Surface contact and the risk of COVID-19
Experts say people are more likely to catch the coronavirus through direct contact, such as someone who sneezes or coughs near them.
But a person can still become infected if they touch a contaminated surface before touching their face, nose or mouth, and potentially ingest the virus.
“That’s why using disinfectant wipes and hand sanitizer regularly makes a difference,” says Professor Drew.
“This really strengthens the mantra that you should wash your hands, don’t touch the surface unless you absolutely have to, and don’t touch your face and mouth.”
Dr Eagles said if someone infected with COVID-19 sneezes or coughs near a phone, the virus can stay on the phone for a long time if not cleaned properly.
“And it’s exactly the same for eftpos machines and public transport, but obviously there are more people exposed there than just your own phone, where you’re the only one with close contact with it,” he said.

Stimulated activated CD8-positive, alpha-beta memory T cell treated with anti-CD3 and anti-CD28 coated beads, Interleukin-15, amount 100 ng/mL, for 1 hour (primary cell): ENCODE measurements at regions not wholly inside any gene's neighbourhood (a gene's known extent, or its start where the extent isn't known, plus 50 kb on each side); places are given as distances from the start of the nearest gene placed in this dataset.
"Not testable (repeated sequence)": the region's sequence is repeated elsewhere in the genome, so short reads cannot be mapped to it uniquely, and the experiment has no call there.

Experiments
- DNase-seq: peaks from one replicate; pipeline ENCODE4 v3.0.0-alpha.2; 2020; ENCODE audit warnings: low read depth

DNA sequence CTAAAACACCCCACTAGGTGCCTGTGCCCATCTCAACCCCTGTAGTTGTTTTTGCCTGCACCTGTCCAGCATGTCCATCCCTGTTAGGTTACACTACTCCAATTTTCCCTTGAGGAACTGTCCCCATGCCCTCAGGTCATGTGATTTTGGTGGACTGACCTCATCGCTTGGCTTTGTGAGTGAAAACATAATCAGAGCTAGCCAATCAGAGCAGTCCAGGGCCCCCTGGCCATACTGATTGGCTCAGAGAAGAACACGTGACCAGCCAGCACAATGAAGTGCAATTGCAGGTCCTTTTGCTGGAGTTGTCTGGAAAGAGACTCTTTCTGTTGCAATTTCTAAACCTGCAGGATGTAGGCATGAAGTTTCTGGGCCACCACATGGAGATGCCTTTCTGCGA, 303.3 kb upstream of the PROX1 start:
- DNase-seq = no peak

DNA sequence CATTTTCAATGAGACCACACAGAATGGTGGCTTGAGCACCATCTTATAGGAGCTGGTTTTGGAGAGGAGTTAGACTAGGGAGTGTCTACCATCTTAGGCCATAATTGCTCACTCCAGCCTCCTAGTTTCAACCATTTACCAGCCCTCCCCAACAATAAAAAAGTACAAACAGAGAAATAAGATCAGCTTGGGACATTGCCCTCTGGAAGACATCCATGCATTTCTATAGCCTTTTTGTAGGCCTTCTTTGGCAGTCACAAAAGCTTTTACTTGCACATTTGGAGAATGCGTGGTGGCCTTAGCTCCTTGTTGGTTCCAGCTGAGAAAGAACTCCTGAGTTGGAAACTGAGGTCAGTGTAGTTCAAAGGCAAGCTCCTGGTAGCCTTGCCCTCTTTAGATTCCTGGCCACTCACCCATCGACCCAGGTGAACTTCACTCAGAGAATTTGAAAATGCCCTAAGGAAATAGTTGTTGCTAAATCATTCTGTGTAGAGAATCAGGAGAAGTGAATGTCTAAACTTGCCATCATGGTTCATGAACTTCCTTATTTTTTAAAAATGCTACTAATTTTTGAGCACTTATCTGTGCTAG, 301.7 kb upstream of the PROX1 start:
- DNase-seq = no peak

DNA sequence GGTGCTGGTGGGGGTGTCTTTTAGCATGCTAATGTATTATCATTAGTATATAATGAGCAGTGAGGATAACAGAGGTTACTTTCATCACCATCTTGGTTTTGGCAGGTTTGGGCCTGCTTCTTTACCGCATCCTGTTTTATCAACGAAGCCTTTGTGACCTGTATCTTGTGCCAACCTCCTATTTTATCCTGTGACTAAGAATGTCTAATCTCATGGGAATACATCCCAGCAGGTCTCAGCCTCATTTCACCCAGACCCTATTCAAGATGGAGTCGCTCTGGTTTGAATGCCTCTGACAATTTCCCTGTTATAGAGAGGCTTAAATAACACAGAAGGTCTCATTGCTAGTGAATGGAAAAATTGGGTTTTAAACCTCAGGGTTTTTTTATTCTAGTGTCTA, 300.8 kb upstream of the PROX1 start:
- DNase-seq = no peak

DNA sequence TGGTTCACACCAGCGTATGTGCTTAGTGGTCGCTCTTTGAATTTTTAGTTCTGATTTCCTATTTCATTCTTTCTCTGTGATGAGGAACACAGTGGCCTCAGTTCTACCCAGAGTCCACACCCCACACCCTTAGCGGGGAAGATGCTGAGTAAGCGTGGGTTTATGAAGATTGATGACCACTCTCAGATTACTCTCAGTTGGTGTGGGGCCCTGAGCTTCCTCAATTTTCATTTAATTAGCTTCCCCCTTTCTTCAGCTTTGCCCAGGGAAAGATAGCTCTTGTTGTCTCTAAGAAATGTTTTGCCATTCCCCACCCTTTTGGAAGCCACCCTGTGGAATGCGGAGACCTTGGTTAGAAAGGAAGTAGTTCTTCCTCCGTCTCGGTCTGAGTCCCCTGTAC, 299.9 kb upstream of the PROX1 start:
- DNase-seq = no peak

“We know that on surfaces like public transport, there’s a lot more to cleaning up public spaces, because with effective cleaning you can get rid of the virus.”
Cold weather makes the virus last longer
The scientists also tested the effects of temperature and found that the colder the temperature, the longer the virus stays on the surface.
That means countries could be more likely to face the COVID-19 outbreak during cooler weather.
“We found temperature had a very big effect on the virus, so if you lowered the temperature to about 6 degrees Celsius, you could extend your lifespan 10 times,” said Professor Drew.
The findings could also explain the COVID-19 outbreak involving meat processing and cold storage facilities.
I sat with Connoley as we shuffled the little blue olive oil glasses in the palms of our hands, preparing to take a sip.
I’ve been to a few wine tasting, and it’s a similar experience, but I’m not used to downing a glass of olive oil straight away.